Protein: how much is too much?

“It’s an experiment. No one can tell you the long-term effects, and that’s what worries me as a physician. No one can tell you what the results are going to be in people’s bodies 10 or 15 years later.”  ~ Dr. John E. Swartzberg, chairman of the editorial board of the University of California, Berkeley, Wellness Letter

We need protein in order to supply essential amino acids that our bodies cannot create on their own. Protein provides the foundation necessary to maintain healthy muscles, bones, skin, tissues, hormones and enzymes.

The daily average recommendations for protein intake are 46 grams for women and 56 grams for men. It doesn’t take much to get our daily value from whole foods; there are 44 grams of protein in one cup of chopped chicken, 20 grams in a cup of tofu or Greek yogurt, 18 grams in a cup of lentils or three eggs, 7.3 grams in half a cup of chickpeas, 8 grams in a cup of quinoa, 5-6 grams per ounce of nuts and a whopping 26 grams in a 2 cup serving of kidney beans.

Protein powders and supplements are fairly new inventions originating from animal products like whey and casein (byproducts of cheese manufacturing) as well as plant-based supplements derived from soy, rice, pea and hemp products.

Americans spent 6.6 billion on sports nutrition protein powders and other supplemental products last year, with retail sales projected to reach 9 billion in the U.S. by 2020, according to Euromonitor International.

A 2015 analysis of the 2007-2010 National Health and Nutrition Exam Survey found that the average man consumes about 100 grams a day. To date, there are no longitudinal studies that dictate how much protein is too much. We do know the effects of protein deficiency, which is common in teenage girls and older adults who are at risk of becoming malnourished and losing necessary muscle mass to thrive.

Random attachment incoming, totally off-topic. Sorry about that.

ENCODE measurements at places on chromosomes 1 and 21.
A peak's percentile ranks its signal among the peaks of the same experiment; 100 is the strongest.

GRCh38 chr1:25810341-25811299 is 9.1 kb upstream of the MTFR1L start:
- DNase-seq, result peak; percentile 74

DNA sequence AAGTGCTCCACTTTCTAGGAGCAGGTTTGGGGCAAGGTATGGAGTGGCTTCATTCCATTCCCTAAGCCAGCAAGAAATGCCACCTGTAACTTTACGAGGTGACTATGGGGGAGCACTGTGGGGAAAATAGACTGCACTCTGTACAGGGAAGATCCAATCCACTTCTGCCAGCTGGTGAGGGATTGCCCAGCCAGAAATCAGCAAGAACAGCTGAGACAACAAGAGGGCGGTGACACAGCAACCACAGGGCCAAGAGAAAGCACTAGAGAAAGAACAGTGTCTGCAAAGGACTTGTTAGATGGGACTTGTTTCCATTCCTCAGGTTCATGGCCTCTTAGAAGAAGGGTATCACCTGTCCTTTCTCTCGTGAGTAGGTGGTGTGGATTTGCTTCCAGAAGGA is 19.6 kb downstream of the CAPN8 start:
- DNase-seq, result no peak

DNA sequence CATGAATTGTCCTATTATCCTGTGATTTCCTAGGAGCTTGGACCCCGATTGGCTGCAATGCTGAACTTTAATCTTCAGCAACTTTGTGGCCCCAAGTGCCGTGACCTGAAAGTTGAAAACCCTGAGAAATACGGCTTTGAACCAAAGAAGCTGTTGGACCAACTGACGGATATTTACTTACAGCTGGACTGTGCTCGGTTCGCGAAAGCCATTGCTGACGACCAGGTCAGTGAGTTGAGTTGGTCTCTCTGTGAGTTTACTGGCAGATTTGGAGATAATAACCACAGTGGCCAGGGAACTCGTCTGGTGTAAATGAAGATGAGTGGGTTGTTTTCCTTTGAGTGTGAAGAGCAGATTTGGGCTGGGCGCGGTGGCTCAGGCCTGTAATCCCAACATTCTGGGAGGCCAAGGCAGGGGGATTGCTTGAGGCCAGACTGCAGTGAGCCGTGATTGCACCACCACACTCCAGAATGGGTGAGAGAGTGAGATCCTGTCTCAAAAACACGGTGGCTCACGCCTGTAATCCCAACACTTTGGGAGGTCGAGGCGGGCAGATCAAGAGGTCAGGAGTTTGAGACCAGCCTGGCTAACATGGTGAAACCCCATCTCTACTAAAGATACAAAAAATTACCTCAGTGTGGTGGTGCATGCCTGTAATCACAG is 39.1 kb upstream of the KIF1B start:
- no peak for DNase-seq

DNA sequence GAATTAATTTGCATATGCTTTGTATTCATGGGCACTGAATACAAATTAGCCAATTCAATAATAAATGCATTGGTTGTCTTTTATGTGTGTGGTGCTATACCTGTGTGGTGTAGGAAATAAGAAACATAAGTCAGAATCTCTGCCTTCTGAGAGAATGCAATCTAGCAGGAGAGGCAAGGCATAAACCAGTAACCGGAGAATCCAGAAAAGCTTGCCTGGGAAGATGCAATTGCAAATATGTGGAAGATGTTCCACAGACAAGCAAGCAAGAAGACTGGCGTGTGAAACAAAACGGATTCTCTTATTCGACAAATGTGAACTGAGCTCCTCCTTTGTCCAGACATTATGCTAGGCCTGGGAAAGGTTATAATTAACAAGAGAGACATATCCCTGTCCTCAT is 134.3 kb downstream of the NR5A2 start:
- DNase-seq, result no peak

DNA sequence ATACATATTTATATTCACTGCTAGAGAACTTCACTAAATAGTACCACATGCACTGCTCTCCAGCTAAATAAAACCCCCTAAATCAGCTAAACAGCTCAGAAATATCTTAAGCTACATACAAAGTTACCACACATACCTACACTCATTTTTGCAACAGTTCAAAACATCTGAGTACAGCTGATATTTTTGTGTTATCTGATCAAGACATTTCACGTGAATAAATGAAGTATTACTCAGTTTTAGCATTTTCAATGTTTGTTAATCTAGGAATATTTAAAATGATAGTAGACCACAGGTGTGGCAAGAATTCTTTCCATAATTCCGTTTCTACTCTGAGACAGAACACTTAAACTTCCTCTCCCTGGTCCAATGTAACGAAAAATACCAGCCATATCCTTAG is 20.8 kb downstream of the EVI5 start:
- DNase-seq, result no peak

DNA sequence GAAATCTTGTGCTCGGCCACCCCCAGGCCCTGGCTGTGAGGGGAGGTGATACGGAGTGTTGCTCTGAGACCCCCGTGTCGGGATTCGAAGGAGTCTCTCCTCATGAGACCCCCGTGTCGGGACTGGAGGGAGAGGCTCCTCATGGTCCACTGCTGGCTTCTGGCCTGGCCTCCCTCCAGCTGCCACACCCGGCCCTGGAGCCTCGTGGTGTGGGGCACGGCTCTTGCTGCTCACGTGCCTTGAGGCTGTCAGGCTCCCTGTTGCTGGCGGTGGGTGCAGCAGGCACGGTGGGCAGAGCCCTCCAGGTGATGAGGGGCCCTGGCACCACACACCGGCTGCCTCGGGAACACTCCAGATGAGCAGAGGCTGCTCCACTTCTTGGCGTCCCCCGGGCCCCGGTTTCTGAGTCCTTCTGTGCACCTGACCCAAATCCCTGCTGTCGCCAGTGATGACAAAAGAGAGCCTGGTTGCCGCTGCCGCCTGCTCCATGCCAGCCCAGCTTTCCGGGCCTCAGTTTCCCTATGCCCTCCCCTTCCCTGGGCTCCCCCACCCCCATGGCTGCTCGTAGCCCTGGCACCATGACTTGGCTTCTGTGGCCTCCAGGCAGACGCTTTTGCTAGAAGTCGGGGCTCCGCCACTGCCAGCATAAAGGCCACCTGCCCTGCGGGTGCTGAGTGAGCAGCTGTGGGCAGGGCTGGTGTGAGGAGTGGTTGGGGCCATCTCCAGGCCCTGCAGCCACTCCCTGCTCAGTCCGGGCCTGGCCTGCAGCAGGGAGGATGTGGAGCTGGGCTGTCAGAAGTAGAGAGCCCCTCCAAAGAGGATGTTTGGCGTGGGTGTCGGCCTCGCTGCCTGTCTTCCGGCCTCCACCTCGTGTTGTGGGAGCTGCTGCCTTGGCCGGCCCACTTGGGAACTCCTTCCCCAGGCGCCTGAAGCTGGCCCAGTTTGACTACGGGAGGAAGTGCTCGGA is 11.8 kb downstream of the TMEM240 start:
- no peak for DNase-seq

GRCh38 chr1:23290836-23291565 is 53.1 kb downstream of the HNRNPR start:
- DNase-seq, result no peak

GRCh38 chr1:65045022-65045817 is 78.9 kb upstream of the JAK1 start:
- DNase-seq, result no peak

Some of the first supplemental protein products on the market (Boost and Ensure) were created specifically to nourish the elderly as well as support the health of professional athletes and women who are pregnant or breastfeeding.

Jim White, registered dietician and exercise physiologist who spoke on behalf of the Academy of Nutrition and Dietetics stated that there’s only so much protein the body can use and digest in a meal (about 20 to 40 grams).

“People think that if they fill up with protein, it will be a magic bullet, whether for weight loss or to get in better shape and build muscle – but that’s not proving to be true.”

Excess protein does not translate to more muscle mass, but it will fill you up and leave less room for other important foods such as whole grains, fruits and veggies.

Large population studies suggest “an association between habitual high protein intake and a heightened risk of diabetes.” High protein diets can also lead to kidney damage in those with unknown kidney disease. High protein intake, specifically animal protein can fuel certain cells to multiply faster, increasing the risk of heart disease and certain cancers. Another issue is that dietary supplements are loosely regulated. A 2010 Consumer Reports testing of 15 protein powders and drinks found arsenic, lead, cadmium and mercury in some of the products.

The moral of the story: know where your food is coming from, eat whole foods, and if you really need a boost, get it from natural sources like yogurt, beans and peanut butter. Cut out the powders, and remember, moderation is the key to health.

Read the full article here. 
And, for a list of whole food protein sources, click here.  

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